To determine the residual surface expression of the (endogenous) pig Na-K-ATPase α1 in PY-17 and LX-α2 cells, 3H-ouabain binding assays were performed as described (47). Briefly, 90% confluent cells were serum starved overnight. Cells were washed with warm K+-free Krebs buffer (142.4 mM NaCl, 2.8 mM CaCl2, 0.6 mM NaH2PO4, 1.2 mM MgSO4, 10 mM glucose, 15 mM Tris, 37°C and pH 7.4) and incubated with 3H-ouabain for 30 min at 37°C. The reaction was stopped by three washes with ice-cold K+-free Krebs buffer, and proteins were solubilized in a 0.1 N NaOH-0.2% SDS solution for 30 min at 37°C.
Src autophosphorylation assays.
Indicated amounts of peptide were incubated with 1 unit of purified Src at 37°C in PBS for 15 min. The reaction was initiated by adding 2 mM Mg2+-ATP and stopped by adding the SDS sample buffer after 15 min. Src activity was determined by phosphorylation of Src at Tyr418 using immunoblot analysis.
To assay for Na-K-ATPase α1 or α2 binding to Src, a coimmunoprecipitation assay was performed as previously described (16). Briefly, cell lysates were incubated with monoclonal anti-Src antibody overnight and then protein G agarose for 2 h. After extensive washes, immunoprecipitates were subjected to Western blot analysis.
Data are given as means ± SE. When more than two groups were compared, one-way ANOVA was performed prior to post hoc analysis. Statistical significance was accepted at P < 0.05.
Generation and characterization of Na-K-ATPase α2-expressing cell lines.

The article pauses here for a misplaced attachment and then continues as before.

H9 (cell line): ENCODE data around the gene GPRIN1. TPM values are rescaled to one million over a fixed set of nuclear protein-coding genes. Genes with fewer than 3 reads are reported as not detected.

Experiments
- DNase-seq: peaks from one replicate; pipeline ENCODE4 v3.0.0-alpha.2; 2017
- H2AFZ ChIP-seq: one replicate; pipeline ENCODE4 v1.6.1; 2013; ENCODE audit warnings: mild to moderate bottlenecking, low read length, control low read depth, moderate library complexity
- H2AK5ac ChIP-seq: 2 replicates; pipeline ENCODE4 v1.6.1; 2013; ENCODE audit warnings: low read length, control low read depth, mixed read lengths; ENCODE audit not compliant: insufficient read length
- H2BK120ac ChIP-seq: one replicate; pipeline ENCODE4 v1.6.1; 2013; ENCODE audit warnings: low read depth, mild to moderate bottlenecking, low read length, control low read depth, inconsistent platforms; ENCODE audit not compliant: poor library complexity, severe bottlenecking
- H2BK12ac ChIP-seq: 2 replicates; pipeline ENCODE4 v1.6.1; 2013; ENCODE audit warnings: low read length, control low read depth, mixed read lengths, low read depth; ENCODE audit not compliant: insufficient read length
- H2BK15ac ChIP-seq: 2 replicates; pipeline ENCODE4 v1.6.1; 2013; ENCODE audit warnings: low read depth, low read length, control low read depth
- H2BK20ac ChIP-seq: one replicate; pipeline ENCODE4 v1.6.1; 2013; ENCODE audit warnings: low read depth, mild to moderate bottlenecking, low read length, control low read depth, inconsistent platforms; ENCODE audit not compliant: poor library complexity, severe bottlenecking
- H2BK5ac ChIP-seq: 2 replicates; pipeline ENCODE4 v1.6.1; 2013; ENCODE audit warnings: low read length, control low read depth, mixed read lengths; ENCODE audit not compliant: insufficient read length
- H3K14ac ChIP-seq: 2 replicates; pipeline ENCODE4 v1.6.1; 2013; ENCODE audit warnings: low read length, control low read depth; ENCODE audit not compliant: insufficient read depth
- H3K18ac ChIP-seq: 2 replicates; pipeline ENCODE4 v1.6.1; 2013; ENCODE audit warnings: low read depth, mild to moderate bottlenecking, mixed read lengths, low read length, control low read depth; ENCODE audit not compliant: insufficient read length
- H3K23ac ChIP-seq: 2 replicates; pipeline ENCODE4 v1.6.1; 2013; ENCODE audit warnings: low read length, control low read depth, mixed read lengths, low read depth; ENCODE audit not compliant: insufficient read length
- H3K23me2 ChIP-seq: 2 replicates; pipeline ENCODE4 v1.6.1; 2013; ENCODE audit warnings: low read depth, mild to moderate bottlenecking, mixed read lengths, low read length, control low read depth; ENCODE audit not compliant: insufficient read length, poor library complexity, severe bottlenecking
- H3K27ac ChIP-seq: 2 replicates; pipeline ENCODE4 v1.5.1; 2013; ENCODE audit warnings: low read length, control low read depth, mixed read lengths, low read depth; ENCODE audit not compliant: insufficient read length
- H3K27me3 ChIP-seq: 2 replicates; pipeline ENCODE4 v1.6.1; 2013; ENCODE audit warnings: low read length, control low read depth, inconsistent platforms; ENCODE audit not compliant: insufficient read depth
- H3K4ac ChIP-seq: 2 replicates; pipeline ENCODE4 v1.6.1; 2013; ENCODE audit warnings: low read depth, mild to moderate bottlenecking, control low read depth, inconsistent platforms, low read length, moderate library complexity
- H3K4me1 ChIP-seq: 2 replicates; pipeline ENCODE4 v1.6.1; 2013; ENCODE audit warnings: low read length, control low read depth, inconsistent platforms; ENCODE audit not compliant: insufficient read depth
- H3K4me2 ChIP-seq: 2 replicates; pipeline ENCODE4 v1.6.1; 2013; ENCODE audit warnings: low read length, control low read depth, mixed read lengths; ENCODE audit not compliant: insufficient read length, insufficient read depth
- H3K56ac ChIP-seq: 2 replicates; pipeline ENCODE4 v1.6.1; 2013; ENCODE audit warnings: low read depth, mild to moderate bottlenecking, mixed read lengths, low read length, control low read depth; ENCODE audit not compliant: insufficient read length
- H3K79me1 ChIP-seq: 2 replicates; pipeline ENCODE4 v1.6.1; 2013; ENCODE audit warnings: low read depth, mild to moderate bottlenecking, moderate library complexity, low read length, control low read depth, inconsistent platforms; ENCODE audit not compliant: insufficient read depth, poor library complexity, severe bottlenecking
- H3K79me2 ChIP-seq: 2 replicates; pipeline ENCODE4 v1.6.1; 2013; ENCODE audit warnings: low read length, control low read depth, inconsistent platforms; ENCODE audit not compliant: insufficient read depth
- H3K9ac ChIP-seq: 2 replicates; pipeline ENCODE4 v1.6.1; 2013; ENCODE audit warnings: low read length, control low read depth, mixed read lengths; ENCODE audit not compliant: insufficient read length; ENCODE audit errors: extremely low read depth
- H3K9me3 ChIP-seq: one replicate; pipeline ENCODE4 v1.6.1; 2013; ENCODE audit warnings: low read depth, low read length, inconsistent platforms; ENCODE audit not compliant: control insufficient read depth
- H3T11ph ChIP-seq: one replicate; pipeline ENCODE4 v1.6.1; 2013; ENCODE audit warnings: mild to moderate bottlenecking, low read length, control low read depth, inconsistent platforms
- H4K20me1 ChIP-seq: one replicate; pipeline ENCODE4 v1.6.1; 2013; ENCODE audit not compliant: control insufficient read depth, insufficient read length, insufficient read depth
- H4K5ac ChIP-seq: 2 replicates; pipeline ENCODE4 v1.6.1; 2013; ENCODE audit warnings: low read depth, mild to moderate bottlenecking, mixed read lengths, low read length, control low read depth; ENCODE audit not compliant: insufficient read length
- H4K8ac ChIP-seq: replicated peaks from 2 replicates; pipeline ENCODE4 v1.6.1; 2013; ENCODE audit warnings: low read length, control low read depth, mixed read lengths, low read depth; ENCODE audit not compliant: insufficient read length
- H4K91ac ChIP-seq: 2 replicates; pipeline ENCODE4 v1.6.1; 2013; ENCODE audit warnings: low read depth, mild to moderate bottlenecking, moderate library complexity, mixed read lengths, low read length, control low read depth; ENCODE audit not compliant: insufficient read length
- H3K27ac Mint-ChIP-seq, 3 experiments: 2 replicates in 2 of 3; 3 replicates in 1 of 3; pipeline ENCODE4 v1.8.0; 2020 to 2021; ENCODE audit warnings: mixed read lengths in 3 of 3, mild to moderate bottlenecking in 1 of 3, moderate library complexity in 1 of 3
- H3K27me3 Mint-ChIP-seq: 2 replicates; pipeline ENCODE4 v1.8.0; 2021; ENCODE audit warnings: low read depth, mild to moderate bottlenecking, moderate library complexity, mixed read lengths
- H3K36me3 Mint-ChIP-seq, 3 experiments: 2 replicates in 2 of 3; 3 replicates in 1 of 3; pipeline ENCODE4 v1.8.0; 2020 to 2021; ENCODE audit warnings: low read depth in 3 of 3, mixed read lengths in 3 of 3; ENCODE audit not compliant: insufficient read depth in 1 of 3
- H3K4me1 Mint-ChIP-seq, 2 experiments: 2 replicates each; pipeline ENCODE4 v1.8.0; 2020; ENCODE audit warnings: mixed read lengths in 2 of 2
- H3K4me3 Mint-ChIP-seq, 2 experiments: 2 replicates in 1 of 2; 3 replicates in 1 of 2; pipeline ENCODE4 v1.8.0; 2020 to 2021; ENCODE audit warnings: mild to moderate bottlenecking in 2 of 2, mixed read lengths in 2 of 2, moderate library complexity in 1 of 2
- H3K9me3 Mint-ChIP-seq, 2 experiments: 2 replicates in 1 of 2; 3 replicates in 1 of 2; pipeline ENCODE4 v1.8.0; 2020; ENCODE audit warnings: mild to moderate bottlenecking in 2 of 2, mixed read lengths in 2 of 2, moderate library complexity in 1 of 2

To characterize the pumping and signaling properties of Na-K-ATPase α2, we employed a newly developed knockdown and knock-in protocol to generate α2-expressing stable cell lines. Specifically, we transfected Na-K-ATPase α1 knockdown PY-17 cells with a ouabain-resistant rat α2 cDNA (18). As reported in the initial description of the PY-17 cell line, Na-K-ATPase α1-specific siRNA targeting reduces the expression of endogenous Na-K-ATPase α1 to ∼10% of that of the parent pig kidney LLC-PK1 cells (29). Subsequently, we have demonstrated that knock-in of rat α1 and other ouabain-resistant Na-K-ATPase mutants into PY-17 cells further reduces the expression of the residual endogenous pig α1, producing stable cell lines that express over 95% of exogenous Na-K-ATPase, and therefore making it possible to study the expressed mutant without significant interference from endogenous α1 Na-K-ATPase (23, 52). Ouabain selection of α2 cDNA-transfected PY-17 cells yielded numerous clones. Six clones were randomly selected and expanded in the absence of ouabain for three generations. Western blot analyses revealed varying levels of α2 expression in these clones. Three clones named LX-α2-2, LX-α2–4, and LX-α2–5 were further expanded and analyzed. The rat α1-rescued PY-17, called AAC-19 cells, were used as a control. As expected, no α2 signal was detected in AAC-19 cells (not shown), but variable levels of α2 expression were detected in the selected clones. As depicted in Fig. 1A, LX-α2–4 cells expressed the highest amount of α2 compared with LX-α2-2 and LX-α2–5 cells. No detectable expression of endogenous α1 was observed in LX-α2–4 cells, whereas the other two cell lines expressed varying amounts of α1 compared with control AAC-19 cells (Fig. 1B). To further assess the residual level of expression of endogenous α1 in various cell lines, we repeated the above experiments using the parent PY-17 cell line as a control. As depicted in Fig. 1C, endogenous expression of α1 in LX-α2–5 was comparable to that in PY-17 cells, whereas LX-α2-2 cells expressed much more α1 than PY-17 cells. Strikingly, the level of endogenous α1 expression in LX-α2–4 cells was so low that it could not be detected in conditions that were sufficient to detect the residual amount of expression in PY-17 (Fig. 1D). Taking advantage of the fact that surface expression of the pig (endogenous) ouabain-sensitive Na-K-ATPase α1, but not that of the modified ouabain-insensitive rat α2, could be detected by 3H-ouabain binding studies, we next opted for this sensitive approach to determine whether any residual endogenous α1 in LX-α2–4 persisted. The results indicated that 3H-ouabain binding was 24 ± 2% of that detected in PY-17 (data not shown). By inference to the 3H-ouabain binding study of Liang et al. (30), which determined that PY-17 cells express 14% of the total amount of α1, the level of residual expression of endogenous Na-K-ATPase α1 in LX-α2–4 was therefore estimated to be about 3%.